The biggest meeting I had circled on my agenda was the Readiness Partner Workshop conducted with HIDA members and government representatives from the Strategic National Stockpile (SNS). Fitting into HIDA’s overall emergency preparedness advocacy strategy, the purpose of the meeting was to continue the ongoing dialogue between the SNS and our industry to discuss various factors relating to public health emergency response. Topics covered included: current and future processes and procedures, Awards to Outstanding Leaders information-sharing capabilities, capacity/ Elsewhere throughout the conference, market availability, and potential supply we had the opportunity to recognize chain vulnerabilities (pre-event planning) Brenda Highley, Beckman Coulter two wonderful contributors to our during emergency events. (left), accepts the Jana Quinn industry, their companies, and fellow This effort is an important one, Inspirational Award from Julee business colleagues. Brenda Highley, especially as the Pandemic and AllPrefer, PWH Chair. Director of Distribution Partnerships, Hazards Preparedness Act (PAHPRA)— Beckman Coulter, was the 2017 recipient of PWH’s Jana Quinn which includes numerous public health programs and federal Inspirational Award, in part for being a great role model to initiatives to improve preparedness—is up for reauthorization in others, as well as an industry pioneer. In addition to her award, 2018. HIDA and its members continue to ask that the PAHPRA Andrea Logan, Vice President of Sales, All Med/TwinMed, Reauthorization direct HHS resources through SNS to create received HIDA’s 2017 John F. Sasen Leadership Award for her a commercial “cushion” of key products for preparedness demonstration of exceptional leadership qualities, commitment, through a private-public partnership. Implementing a product


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and service to our association and the healthcare products distribution industry.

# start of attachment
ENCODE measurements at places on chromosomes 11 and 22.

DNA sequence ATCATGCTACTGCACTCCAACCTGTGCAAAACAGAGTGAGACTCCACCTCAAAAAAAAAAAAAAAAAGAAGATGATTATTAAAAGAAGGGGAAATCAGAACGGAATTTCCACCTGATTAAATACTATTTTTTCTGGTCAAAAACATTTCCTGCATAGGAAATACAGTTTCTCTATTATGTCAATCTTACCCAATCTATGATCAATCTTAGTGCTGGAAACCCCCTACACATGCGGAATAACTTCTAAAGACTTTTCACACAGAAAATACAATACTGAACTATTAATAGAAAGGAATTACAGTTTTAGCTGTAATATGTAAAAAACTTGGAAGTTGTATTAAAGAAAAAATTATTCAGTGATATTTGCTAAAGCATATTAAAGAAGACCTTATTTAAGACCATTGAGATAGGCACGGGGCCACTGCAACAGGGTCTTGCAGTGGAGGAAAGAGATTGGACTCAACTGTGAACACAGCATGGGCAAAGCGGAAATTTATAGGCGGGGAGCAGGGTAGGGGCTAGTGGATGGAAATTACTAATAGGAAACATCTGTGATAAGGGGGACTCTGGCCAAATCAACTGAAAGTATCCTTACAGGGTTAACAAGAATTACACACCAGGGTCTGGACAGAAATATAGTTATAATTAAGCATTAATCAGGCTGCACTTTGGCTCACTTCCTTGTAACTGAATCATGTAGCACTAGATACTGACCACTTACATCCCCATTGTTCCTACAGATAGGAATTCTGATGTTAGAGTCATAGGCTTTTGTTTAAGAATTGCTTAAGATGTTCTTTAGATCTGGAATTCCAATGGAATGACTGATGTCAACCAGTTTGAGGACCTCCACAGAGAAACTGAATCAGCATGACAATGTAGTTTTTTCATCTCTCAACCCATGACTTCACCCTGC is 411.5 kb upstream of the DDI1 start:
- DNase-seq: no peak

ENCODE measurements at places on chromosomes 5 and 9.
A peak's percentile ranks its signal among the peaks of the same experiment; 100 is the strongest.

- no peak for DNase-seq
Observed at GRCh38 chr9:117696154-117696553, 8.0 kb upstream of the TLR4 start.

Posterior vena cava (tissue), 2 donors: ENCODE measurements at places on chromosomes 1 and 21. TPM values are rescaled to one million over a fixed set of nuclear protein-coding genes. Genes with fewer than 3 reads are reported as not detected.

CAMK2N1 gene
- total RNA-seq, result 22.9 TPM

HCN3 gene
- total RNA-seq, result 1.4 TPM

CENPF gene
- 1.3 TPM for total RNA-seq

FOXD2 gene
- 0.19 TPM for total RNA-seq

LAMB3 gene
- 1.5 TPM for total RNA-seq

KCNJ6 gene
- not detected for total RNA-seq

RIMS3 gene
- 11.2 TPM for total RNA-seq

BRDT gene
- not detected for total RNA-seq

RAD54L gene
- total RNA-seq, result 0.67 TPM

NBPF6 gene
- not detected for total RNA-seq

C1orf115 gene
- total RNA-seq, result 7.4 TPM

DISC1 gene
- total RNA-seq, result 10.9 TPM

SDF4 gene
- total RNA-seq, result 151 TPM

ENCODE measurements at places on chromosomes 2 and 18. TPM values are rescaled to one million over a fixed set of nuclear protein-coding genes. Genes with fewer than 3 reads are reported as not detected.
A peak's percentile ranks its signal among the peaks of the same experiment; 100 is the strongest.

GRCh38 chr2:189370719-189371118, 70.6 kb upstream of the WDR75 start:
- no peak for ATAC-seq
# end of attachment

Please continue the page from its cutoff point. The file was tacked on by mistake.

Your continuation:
Get Involved in Advocacy We should be proud to celebrate our industry colleagues’ accomplishments and commitment to advancing key patient safety and advocacy issues. But there is always more work to be done. If you’d like to get more involved in HIDA’s advocacy efforts, whether to achieve some your company’s or your professional objectives, please email me at or our team at I look forward to seeing you at HIDA’s 2018 Streamlining Healthcare Conference in Chicago, September 25-27, and hopefully elsewhere before then.

Lisa Dillard, Strategic National Stockpile (left), and Linda Rouse O’Neill, HIDA, facilitate a joint Readiness Partner Workshop with conference attendees to continue the ongoing public-private dialogue around emergency and pandemic response strategies.

2017 Jana Quinn Inspirational Award - Brenda Highley Every year, Professional Women in Healthcare and valleys of both her personal and professional life. Highley celebrates the memory of one of our founders, Jana Quinn, by adapts to pressure, balances the demands of a changing company recognizing an individual in our industry, woman or man, who and industry, and does it all with an amazing smile on her face. inspires us and leads by example. This year the ninth annual Jana Brenda Highley is someone you can count on in a time of Quinn Inspirational Award goes to Director of Distribution Partners need. She is loyal to a fault and a friend to all. She gives selflessly at Beckman Coulter Brenda Highley. to others and charitable causes, and she possesses a radiance Jana Quinn had a passion for the and magnetism that draws others to her. industry we serve, and so does Brenda Her customers describe her as detailHighley, an industry pioneer who has oriented, understanding, and terrific at worked in healthcare for almost 40 years. the art of relationship building. Her boss Highley is a role model. One nominator describes her as a true professional who comments, “she inspires me because she has high integrity, is knowledgeable, is always her true self. She has her own engaging, and fun-loving. style and her own sense of humor. She Highley’s career began with F.D. Titus & reminds us that we can be ourselves and Son decades ago, and in 1996 she joined still be successful.” Beckman Coulter, where she’s held various Jana Quinn faced struggles in life roles. Highley is also a founding member and she faced them head on. This year’s of PWH and has served on the PWH board. recipient has known incredible hardship. She has mentored countless women within She lost a son years ago yet found the PWH and our industry. strength to overcome. She has the ability The Jana Quinn award is about spirit, to roll graciously and optimistically with and we recognize Brenda Highley for her whatever she is dealt, navigating the peaks Congratulations, Brenda Highley. smart, engaging, and free spirit. • Issue 3 • winter 2017 19